If a witness cannot be traced, then a party might need to rely on hearsay evidence. But getting the court to give weight to such evidence isn’t easy

James Bessey

The past five years have brought about a lot of forced personnel changes as a result of redundaancies, insolvencies and reorganisations. This can cause difficulty in relation to disputes where witnesses cannot be traced or are not available to give evidence in person. The usual procedure at trial is that witnesses must give evidence in person and be subject to cross-examination. Although this is the ideal, it is not always possible for the court to hear from relevant witnesses in person and it may not be proportionate in terms of the costs to call a witness to attend in person.

Additionally, it may not be possible to trace relevant witnesses if parties have moved on. However, it may be that relevant people have previously recorded their account of relevant events or, such as in the recent First Subsea case, given a statement in other proceedings. This is a distinct possibility in construction disputes where there may be an adjudication months or years before subsequent litigation.

Therefore if a witness cannot be traced, it may be that previous statements can be adduced at trial as hearsay evidence. This is technically described as a written or oral statement of evidence which is not based on a witness’ first-hand evidence; in the case of an existing witness statement, it may be that the witness is not able to give evidence at trial and therefore their comments can only be relied upon as hearsay and the court cannot cross-examine their evidence.

At a basic level, hearsay can be described as a person stating what they were told by another about something the first person has no direct experience of.

This is in reality not much better then “gossip” and is a type of hearsay evidence which the law has always been extremely suspicious of, does its best not to allow as evidence and is usually struck out as draft witness statements are prepared.

Although the courts are not keen on hearsay evidence, if a previous witness statement is accompanied by a statement of truth and the issue is one of witness availability then some of the usual fears may be assuaged somewhat.

Maybe an answer to the difficulty in securing witness statements would be witnesses giving evidence by Skype?

In order to adduce hearsay evidence, a hearsay notice must be issued explaining why the witness will not be available to give evidence at trial. This can be challenged by another party who may insist that the maker of the statement be called to trial to give evidence in person.

In First Subsea a witness statement had been given in prior proceedings, but the witness was not called by either party to give evidence in subsequent proceedings (in part perhaps because he now worked for the defendant). The previous statement had been disclosed and the claimant party wanted to rely on it saying, among other things, that it was in an agreed bundle. However, the defendant said that the statement should have been subject to a hearsay notice, which the claimant was now out of time to serve. The claimant’s argued that it did not need to serve such a notice because the statement was in an agreed bundle and therefore the claimant should be allowed to rely on it as evidence and/or serve the required notice out of time.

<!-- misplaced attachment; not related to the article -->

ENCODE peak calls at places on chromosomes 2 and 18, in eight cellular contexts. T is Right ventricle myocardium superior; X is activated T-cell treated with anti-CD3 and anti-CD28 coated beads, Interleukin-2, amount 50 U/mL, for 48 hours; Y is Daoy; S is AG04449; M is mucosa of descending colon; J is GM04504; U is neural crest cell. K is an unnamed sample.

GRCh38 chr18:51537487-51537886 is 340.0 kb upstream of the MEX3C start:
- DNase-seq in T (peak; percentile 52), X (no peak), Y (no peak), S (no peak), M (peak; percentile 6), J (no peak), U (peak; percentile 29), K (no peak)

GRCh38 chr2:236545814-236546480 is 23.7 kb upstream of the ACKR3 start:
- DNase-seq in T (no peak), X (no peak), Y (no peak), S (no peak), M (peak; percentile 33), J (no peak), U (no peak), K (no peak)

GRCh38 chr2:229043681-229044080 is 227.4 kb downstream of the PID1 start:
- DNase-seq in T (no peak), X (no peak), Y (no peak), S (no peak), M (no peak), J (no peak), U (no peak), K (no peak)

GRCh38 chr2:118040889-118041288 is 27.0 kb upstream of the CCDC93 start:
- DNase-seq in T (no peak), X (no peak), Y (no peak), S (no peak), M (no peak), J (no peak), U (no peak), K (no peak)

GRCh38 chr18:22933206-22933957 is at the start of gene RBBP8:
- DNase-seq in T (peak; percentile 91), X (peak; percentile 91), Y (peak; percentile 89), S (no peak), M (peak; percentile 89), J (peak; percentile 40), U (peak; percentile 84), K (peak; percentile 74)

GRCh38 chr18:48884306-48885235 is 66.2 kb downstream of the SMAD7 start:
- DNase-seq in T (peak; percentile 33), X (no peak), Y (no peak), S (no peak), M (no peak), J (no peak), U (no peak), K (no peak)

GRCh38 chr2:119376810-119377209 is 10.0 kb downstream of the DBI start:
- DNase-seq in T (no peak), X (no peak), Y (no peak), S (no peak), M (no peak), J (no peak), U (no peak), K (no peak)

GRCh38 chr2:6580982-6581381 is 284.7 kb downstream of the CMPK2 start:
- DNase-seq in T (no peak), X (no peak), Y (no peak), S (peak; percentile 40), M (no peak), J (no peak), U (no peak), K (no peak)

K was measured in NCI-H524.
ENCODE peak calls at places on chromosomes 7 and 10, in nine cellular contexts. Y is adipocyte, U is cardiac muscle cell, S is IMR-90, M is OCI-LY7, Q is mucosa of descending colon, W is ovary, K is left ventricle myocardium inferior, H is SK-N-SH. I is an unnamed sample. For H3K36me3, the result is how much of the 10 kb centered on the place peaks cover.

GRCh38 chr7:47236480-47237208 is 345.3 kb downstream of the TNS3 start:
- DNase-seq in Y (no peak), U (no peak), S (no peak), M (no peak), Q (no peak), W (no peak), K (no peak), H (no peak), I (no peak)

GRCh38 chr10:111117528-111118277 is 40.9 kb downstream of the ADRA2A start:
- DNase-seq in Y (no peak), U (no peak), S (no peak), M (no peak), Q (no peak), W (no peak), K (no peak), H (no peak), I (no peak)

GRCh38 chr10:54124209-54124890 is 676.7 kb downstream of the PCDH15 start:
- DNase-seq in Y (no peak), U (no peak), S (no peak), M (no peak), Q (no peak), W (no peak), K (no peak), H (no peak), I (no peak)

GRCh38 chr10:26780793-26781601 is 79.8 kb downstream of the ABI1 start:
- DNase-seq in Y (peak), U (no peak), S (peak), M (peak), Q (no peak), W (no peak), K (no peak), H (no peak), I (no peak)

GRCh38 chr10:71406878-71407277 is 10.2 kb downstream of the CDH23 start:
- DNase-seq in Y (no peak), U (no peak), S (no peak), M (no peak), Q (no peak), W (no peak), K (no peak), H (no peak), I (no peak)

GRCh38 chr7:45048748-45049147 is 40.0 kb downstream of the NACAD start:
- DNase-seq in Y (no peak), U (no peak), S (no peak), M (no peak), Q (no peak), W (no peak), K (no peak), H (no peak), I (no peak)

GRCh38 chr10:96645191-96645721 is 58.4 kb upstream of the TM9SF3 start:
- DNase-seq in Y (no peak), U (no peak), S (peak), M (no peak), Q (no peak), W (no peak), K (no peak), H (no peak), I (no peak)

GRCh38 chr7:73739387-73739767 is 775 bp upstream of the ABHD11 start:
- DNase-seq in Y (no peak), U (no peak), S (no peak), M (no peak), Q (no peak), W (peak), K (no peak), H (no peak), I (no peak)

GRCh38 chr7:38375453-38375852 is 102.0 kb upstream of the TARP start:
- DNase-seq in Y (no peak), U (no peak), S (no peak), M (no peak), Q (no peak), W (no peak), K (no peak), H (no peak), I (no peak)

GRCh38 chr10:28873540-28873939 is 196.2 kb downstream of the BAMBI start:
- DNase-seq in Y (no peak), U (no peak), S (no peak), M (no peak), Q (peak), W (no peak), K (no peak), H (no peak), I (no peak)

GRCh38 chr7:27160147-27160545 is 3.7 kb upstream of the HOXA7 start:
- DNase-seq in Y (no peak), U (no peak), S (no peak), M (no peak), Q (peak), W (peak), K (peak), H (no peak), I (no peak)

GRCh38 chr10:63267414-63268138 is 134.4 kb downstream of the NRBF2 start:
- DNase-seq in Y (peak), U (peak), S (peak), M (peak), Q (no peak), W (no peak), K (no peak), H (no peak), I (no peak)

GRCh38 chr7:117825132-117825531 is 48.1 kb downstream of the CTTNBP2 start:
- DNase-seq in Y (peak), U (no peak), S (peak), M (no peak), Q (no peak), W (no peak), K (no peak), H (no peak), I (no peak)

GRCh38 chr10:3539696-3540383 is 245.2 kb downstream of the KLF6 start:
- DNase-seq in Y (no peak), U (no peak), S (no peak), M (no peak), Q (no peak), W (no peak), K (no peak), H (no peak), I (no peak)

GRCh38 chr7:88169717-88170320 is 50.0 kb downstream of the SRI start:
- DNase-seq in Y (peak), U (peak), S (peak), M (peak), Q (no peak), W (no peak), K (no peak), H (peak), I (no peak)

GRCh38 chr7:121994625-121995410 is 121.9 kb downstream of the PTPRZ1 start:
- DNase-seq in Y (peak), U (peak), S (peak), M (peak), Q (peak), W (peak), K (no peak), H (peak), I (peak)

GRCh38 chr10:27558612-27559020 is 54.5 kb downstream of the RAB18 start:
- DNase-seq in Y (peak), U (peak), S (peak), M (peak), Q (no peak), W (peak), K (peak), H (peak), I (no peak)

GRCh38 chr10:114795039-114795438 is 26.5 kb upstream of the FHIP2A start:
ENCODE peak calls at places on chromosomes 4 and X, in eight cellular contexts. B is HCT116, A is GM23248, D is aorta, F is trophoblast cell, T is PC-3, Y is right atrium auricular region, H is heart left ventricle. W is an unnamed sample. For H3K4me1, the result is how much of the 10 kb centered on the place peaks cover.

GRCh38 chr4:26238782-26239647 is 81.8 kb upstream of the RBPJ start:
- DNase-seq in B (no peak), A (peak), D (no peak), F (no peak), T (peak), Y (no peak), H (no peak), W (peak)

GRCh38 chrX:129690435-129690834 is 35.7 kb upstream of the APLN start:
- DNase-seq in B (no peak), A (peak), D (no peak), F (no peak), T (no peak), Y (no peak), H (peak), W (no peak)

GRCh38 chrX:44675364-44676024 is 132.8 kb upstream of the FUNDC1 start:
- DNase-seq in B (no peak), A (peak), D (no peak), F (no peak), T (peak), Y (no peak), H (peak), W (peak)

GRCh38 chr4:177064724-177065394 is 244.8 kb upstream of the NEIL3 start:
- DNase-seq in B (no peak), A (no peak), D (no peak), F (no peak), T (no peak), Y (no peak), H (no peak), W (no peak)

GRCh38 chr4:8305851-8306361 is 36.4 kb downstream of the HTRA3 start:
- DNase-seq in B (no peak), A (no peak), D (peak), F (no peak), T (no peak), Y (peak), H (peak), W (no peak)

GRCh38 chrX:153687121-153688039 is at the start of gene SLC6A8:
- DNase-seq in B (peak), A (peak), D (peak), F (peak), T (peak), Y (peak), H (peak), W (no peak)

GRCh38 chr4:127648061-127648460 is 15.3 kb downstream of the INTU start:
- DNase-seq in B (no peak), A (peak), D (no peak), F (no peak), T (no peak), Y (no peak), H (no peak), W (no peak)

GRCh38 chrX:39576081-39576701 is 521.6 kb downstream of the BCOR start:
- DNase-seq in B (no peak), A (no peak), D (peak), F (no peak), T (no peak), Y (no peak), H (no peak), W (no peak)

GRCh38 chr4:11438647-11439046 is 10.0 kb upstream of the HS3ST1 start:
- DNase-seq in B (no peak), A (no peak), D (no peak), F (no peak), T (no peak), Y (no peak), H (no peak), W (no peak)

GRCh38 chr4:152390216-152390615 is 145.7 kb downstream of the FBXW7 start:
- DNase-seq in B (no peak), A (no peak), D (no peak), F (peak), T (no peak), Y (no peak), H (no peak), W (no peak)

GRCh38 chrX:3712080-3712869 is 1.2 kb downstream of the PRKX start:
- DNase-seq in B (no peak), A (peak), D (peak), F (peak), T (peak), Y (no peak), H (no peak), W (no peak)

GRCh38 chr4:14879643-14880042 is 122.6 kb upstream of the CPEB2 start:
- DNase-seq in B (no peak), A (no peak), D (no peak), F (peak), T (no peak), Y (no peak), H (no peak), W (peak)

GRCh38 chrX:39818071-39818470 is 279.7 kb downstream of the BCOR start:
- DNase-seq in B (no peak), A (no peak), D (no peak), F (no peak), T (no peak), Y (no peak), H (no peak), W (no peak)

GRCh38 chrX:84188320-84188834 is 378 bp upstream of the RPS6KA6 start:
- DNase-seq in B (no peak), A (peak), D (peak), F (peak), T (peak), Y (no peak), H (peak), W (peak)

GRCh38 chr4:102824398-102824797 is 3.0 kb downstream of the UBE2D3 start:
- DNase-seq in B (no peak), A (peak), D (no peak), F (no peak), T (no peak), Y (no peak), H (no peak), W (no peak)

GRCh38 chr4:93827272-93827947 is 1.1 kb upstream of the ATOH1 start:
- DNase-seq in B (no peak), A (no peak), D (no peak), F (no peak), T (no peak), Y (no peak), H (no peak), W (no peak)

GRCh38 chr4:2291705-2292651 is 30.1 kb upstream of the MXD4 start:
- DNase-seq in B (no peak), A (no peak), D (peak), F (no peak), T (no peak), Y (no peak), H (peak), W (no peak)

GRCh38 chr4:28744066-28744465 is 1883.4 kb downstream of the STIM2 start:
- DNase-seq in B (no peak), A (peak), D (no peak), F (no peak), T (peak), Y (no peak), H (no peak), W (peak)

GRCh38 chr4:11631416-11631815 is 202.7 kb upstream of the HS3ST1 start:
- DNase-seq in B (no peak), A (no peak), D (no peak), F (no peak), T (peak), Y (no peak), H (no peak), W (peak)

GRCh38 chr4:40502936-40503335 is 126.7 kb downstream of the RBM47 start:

In First Subsea the court made it clear that, in general, including a document in a bundle was not the same as giving a hearsay notice. Despite this, the claimant was eventually successful in including the statement, but not without penalty. The court concluded it would give the statement such weight or value as the court thought right “having regard to the circumstances in which and the time at which it has been introduced into this hearing”. In principle, this could mean that a statement is given little weight or importance if the right notice is not given in good time. What is almost certain is that hearsay evidence submitted late and without the relevant notices where the witness is not available at trial is unlikely to form the conclusive factor in a court’s decision.

The courts are increasingly required to consider what is proportionate in terms of conduct of an action and the costs incurred. Depending on the circumstances, it might not be proportionate to incur the costs of a witness travelling back to give evidence in person. In those circumstances it may be appropriate to seek to adduce a statement by use of a notice.

We tend to think that communication and IT improvements mean that it is easier to trace and call witnesses and hearsay is or should be less of a problem now. But in some senses the issue is more difficult because of the fluid nature of the labour force in a larger global market. Demanding employers and an inability to pay a witness for their time can result in practical difficulties in securing assistance of witnesses on certain cases. Maybe an answer the courts will investigate would be witnesses giving evidence by Skype? This would enable a degree of cross-examination and eliminate the need for some hearsay notices.

James Bessey is a partner in the construction, infrastructure and projects department at DWF